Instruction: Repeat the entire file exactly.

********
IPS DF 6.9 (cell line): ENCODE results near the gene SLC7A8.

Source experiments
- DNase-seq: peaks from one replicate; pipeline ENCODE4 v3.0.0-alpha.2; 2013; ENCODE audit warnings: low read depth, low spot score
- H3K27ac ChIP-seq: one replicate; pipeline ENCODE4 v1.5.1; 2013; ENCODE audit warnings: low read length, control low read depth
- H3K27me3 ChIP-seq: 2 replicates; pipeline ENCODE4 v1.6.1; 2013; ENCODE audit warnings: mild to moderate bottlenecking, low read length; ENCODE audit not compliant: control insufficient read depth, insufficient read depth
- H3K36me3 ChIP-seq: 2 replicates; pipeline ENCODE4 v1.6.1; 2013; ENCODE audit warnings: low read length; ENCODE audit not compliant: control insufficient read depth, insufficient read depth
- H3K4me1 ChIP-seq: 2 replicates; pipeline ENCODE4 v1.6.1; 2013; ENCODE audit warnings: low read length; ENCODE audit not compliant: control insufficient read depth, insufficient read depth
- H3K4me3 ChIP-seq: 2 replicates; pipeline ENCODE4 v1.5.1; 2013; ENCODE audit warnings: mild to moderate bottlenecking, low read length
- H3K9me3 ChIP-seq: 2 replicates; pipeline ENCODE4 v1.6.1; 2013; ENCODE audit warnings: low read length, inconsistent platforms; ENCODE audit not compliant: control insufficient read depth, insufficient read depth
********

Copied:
IPS DF 6.9 (cell line): ENCODE results near the gene SLC7A8.

Source experiments
- DNase-seq: peaks from one replicate; pipeline ENCODE4 v3.0.0-alpha.2; 2013; ENCODE audit warnings: low read depth, low spot score
- H3K27ac ChIP-seq: one replicate; pipeline ENCODE4 v1.5.1; 2013; ENCODE audit warnings: low read length, control low read depth
- H3K27me3 ChIP-seq: 2 replicates; pipeline ENCODE4 v1.6.1; 2013; ENCODE audit warnings: mild to moderate bottlenecking, low read length; ENCODE audit not compliant: control insufficient read depth, insufficient read depth
- H3K36me3 ChIP-seq: 2 replicates; pipeline ENCODE4 v1.6.1; 2013; ENCODE audit warnings: low read length; ENCODE audit not compliant: control insufficient read depth, insufficient read depth
- H3K4me1 ChIP-seq: 2 replicates; pipeline ENCODE4 v1.6.1; 2013; ENCODE audit warnings: low read length; ENCODE audit not compliant: control insufficient read depth, insufficient read depth
- H3K4me3 ChIP-seq: 2 replicates; pipeline ENCODE4 v1.5.1; 2013; ENCODE audit warnings: mild to moderate bottlenecking, low read length
- H3K9me3 ChIP-seq: 2 replicates; pipeline ENCODE4 v1.6.1; 2013; ENCODE audit warnings: low read length, inconsistent platforms; ENCODE audit not compliant: control insufficient read depth, insufficient read depth